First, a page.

The legal system should never allow self-interested parties to keep for themselves all the gains from dangerous activities that unilaterally impose losses on others—which is why the most devout defender of laissez-faire must insist, not just concede, that tough medicine is needed in these cases. 

Epstein advised ending the liability limit on oil companies:

The first element in the mix is a no-nonsense liability system that fastens full responsibility on the parties who run dangerous operations, no excuses allowed. Accordingly, we have to be especially wary of statutory caps on tort damages, including the current law…

Epstein explains why insurance companies are the best regulators:

A tough liability system does more than provide compensation for serious harms after the fact. It also sorts out the wheat from the chaff—so that in this case companies with weak safety profiles don’t get within a mile of an oil derrick. Solid insurance underwriting is likely to do a better job in pricing risk than any program of direct government oversight. Only strong players, highly incentivized and fully bonded, need apply for a permit to operate.

And yes, Epstein applies his logic to the Price-Anderson Act:

This logic also suggests that the Price Anderson Act's $375 million cap on damages for each responsible party to cover incidents at a nuclear power facilities should be rethought.

In a free market, insurance companies play a front-line role in determining acceptable risk. The Price-Anderson Act allows special interest groups and self-proclaimed experts to override the impartial judgment of the capital and insurance markets.


The single best judge of the safety of nuclear power plants is the insurance industry. The unwillingness of the insurance industry to sell operators of nuclear power plants anything more than a small fraction of the insurance they would need in the event of a major accident forces us to question the safety of nuclear power plants. Absent adequate protection, the financial markets would not accept the risk of holding the stocks or bonds of a utility operating nuclear power plants.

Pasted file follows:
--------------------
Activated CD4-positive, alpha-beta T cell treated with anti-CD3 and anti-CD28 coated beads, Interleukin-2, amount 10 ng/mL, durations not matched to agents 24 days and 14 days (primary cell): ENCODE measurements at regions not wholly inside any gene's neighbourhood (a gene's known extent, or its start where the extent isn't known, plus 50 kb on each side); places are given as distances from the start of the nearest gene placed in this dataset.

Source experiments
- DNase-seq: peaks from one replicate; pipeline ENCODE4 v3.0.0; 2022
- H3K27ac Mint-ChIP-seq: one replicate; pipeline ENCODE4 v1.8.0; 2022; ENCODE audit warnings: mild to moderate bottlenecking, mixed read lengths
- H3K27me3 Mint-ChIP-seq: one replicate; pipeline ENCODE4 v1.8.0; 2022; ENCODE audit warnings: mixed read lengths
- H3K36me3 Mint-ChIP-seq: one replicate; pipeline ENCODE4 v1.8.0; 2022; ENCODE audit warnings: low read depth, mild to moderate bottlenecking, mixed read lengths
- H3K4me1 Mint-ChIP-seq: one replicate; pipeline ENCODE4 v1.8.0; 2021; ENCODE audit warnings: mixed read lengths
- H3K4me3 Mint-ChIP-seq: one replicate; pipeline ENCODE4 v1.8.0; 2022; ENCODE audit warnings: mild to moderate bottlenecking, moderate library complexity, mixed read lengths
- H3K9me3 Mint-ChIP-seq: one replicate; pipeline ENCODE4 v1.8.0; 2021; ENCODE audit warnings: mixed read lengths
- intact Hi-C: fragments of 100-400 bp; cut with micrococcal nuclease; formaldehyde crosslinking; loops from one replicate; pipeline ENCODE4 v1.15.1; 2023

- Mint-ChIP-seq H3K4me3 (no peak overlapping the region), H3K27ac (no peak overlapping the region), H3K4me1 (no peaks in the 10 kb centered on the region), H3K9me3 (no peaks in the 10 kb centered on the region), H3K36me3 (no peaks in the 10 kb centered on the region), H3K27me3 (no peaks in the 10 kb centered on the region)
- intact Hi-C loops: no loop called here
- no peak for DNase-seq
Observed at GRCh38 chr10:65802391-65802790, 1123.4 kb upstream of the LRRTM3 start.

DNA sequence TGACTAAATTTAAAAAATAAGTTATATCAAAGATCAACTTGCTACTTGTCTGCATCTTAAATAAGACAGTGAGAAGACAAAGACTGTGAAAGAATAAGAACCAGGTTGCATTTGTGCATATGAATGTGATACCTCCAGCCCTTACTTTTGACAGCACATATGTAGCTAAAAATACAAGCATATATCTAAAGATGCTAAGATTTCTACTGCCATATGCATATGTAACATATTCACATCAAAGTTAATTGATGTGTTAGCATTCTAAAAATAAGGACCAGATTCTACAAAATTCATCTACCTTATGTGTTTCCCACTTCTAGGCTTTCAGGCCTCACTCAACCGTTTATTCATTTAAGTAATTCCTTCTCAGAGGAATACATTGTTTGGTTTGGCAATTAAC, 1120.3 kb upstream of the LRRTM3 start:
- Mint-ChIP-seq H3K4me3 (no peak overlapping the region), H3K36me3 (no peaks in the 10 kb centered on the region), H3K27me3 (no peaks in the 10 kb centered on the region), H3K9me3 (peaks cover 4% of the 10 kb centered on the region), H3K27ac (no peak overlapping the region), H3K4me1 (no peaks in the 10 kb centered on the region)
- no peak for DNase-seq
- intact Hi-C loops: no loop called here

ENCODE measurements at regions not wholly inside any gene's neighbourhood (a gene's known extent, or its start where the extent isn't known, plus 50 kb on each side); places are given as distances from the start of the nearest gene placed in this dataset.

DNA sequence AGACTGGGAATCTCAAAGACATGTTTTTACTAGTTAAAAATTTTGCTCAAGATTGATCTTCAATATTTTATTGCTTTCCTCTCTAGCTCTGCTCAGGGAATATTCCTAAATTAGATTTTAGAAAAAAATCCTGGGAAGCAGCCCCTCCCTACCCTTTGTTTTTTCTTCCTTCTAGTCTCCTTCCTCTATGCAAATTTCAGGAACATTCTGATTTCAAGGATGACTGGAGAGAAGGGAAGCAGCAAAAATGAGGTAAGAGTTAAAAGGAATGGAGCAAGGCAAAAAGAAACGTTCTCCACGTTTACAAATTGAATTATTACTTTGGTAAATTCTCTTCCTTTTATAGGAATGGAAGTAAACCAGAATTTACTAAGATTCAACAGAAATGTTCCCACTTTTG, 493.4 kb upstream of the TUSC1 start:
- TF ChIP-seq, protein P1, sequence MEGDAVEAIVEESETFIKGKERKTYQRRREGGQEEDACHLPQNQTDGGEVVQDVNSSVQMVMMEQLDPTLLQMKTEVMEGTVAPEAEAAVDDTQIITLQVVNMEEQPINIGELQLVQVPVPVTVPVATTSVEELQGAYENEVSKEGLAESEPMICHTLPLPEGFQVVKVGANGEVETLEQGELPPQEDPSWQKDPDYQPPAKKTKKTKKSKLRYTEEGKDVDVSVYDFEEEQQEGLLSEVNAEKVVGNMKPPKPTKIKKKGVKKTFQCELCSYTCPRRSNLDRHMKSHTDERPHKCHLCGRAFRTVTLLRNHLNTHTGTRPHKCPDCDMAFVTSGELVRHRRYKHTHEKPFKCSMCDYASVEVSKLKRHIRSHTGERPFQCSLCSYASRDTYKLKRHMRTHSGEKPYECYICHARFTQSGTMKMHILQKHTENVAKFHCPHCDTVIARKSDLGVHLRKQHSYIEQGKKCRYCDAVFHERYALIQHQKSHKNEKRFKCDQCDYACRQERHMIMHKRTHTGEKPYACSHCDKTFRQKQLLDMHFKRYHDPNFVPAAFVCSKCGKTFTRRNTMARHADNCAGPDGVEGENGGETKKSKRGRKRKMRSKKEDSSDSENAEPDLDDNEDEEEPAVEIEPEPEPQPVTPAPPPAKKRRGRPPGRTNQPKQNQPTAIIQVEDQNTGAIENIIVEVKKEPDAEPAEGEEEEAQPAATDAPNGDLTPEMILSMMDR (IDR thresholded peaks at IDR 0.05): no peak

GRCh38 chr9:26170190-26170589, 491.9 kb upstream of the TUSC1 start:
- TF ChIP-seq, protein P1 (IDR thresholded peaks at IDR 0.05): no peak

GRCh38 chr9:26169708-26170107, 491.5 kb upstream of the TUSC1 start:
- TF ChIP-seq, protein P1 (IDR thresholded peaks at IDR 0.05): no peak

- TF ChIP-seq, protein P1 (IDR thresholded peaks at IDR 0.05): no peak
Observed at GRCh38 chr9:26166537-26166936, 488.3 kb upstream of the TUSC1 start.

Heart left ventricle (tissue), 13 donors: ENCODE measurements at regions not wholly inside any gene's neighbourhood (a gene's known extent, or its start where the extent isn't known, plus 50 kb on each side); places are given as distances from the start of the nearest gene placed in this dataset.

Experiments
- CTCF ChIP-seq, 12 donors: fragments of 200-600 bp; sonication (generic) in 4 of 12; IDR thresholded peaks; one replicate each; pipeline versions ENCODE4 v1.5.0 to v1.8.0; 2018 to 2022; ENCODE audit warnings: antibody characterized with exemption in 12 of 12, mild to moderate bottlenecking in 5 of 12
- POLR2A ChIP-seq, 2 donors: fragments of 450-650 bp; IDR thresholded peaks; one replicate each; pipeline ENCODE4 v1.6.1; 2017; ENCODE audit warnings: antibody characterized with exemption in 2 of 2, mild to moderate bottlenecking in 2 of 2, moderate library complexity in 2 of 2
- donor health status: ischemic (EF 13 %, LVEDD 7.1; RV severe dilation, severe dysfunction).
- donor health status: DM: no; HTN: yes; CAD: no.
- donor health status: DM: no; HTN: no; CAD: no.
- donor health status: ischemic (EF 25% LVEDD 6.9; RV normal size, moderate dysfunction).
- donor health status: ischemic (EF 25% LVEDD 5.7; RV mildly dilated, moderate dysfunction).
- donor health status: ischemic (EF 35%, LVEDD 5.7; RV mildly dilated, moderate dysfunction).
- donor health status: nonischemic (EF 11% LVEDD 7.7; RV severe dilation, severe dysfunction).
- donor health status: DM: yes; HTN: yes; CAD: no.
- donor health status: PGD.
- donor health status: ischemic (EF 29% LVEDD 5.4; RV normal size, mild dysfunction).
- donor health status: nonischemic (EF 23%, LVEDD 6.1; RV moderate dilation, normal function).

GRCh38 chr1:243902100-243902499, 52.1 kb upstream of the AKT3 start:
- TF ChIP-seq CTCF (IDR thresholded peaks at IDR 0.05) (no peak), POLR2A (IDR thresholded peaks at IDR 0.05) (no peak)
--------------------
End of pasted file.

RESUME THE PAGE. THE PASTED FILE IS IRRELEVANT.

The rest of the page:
Can Nuclear Power Evolve?


The nuclear industry is very much like the steel industry. The steel industry keeps asking for protective tariffs and each time assures us those tariffs are temporary. Similarly, advocates for the nuclear energy industry keep promising the protections of the Price-Anderson Act will, one day, not be necessary.


Their promises have been lies. The act, first passed in 1957, was renewed in 1966, 1975, 1987, 2002, and 2005. Renewing the Price-Anderson Act would continue to undermine accountability for nuclear power safety.



Its current expiration date is 2025; no doubt it will be renewed again. Government subsidies, no matter how destructive, are virtually impossible to kill.


If the Price-Anderson Act is allowed to expire, the nuclear industry might develop new safety systems. When we testified in 1984, William Wood pointed the Congressional panel in that direction. He explained how the

fundamental safety problem of the nuclear industry…is the diffusion of the responsibility for safety and the knowledge of safety.

Wood explained why renewing the Price-Anderson Act would continue to undermine accountability for nuclear power safety:

If assets were at stake as they would be in the absence of artificial limit on liability, that would change. There would be a powerful motivation for those responsible for safety to tap into the knowledge about safety.

During our Congressional testimony, Wood said it best:

If we have an industry that cannot handle being liable for the consequences of its actions on third parties, then that is an industry we do not need.

This article was republished from FEE.org, and written by Barry Brownstein